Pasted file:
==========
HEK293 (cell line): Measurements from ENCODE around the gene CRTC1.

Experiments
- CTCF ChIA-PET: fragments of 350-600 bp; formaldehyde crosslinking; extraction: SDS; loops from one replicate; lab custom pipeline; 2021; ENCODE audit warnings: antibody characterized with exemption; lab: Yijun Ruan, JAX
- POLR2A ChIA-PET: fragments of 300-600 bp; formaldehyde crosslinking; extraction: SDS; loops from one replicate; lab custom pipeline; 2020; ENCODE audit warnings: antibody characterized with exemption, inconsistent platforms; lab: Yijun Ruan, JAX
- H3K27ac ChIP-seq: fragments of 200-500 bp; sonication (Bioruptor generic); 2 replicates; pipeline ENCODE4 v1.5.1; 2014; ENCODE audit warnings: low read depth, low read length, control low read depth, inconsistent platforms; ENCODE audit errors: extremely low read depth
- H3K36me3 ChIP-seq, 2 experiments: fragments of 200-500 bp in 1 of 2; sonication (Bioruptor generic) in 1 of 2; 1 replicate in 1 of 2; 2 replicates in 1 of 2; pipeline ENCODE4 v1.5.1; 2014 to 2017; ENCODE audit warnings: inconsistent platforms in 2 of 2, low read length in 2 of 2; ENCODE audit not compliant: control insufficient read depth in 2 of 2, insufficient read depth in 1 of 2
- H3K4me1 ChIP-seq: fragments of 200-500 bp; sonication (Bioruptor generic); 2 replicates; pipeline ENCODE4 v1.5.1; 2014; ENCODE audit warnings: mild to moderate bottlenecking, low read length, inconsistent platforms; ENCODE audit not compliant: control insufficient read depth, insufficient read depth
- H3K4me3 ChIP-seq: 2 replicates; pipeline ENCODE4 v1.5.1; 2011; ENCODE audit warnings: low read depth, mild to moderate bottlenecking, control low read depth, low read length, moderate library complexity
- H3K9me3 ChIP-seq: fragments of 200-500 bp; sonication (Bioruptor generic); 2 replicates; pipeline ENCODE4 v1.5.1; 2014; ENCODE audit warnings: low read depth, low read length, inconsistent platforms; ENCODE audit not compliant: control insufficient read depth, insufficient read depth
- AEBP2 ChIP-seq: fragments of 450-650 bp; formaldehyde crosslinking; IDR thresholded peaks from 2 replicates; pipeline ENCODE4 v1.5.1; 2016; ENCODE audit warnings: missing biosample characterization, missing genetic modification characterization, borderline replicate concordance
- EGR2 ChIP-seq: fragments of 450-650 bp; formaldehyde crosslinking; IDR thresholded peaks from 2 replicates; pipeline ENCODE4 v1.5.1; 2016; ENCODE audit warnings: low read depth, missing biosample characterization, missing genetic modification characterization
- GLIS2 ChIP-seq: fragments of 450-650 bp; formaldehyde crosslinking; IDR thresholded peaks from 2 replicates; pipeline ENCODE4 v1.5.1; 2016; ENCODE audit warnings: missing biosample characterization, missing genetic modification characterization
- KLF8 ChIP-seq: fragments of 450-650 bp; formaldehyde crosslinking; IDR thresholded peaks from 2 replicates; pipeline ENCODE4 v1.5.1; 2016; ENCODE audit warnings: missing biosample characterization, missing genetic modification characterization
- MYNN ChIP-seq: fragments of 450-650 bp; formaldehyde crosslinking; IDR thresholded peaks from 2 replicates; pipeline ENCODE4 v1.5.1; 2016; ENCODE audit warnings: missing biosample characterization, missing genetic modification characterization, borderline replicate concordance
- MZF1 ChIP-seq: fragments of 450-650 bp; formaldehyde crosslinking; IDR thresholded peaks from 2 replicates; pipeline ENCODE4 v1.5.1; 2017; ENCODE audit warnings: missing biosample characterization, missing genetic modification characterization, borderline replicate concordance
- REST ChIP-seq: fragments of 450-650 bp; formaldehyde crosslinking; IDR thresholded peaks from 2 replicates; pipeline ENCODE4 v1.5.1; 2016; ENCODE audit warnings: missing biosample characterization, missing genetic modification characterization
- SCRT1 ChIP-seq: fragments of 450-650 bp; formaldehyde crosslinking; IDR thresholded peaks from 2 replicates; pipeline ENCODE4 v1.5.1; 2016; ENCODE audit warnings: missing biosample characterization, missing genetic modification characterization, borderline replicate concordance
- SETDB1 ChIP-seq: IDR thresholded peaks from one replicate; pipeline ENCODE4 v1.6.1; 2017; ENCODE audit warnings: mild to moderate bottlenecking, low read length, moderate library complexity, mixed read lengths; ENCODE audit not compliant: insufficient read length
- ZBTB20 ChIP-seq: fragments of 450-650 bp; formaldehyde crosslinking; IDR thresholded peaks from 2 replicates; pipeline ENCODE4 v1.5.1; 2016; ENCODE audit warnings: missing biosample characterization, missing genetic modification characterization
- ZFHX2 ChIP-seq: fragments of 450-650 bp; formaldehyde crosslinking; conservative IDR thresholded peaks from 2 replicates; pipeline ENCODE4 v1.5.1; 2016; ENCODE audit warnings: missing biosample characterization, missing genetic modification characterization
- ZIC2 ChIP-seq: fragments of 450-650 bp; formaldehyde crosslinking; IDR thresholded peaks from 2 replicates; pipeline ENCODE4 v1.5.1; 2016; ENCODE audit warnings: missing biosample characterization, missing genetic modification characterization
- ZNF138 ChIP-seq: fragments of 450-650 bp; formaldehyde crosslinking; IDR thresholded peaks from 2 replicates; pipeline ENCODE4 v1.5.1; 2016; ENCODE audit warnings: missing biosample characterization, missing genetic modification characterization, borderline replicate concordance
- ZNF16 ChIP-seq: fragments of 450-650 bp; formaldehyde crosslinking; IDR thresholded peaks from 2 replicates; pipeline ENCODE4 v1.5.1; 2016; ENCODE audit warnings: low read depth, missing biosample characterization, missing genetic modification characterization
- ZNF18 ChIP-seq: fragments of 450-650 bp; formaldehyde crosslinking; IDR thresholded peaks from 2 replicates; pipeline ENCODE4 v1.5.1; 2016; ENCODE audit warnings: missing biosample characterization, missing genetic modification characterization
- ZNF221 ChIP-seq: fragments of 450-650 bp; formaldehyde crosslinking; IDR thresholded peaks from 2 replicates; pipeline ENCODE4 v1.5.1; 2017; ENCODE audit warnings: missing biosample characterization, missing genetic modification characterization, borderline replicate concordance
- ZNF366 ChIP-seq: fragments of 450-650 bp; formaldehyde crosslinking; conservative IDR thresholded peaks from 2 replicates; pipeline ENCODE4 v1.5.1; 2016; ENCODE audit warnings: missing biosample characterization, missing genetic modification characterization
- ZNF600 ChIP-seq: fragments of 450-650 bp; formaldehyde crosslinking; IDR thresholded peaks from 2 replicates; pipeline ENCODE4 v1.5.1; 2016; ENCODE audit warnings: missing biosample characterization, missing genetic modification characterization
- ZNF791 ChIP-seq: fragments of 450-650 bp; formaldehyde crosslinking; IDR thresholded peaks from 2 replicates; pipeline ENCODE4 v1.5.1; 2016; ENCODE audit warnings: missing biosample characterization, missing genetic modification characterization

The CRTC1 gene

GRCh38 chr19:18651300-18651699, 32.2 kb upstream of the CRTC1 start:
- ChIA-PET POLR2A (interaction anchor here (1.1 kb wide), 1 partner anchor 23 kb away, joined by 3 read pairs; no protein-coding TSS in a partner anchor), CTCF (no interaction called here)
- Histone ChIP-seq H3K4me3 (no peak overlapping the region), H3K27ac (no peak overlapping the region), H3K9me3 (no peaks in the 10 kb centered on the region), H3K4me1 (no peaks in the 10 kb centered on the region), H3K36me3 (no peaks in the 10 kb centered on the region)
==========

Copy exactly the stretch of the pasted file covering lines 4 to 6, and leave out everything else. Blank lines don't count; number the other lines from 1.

- POLR2A ChIA-PET: fragments of 300-600 bp; formaldehyde crosslinking; extraction: SDS; loops from one replicate; lab custom pipeline; 2020; ENCODE audit warnings: antibody characterized with exemption, inconsistent platforms; lab: Yijun Ruan, JAX
- H3K27ac ChIP-seq: fragments of 200-500 bp; sonication (Bioruptor generic); 2 replicates; pipeline ENCODE4 v1.5.1; 2014; ENCODE audit warnings: low read depth, low read length, control low read depth, inconsistent platforms; ENCODE audit errors: extremely low read depth
- H3K36me3 ChIP-seq, 2 experiments: fragments of 200-500 bp in 1 of 2; sonication (Bioruptor generic) in 1 of 2; 1 replicate in 1 of 2; 2 replicates in 1 of 2; pipeline ENCODE4 v1.5.1; 2014 to 2017; ENCODE audit warnings: inconsistent platforms in 2 of 2, low read length in 2 of 2; ENCODE audit not compliant: control insufficient read depth in 2 of 2, insufficient read depth in 1 of 2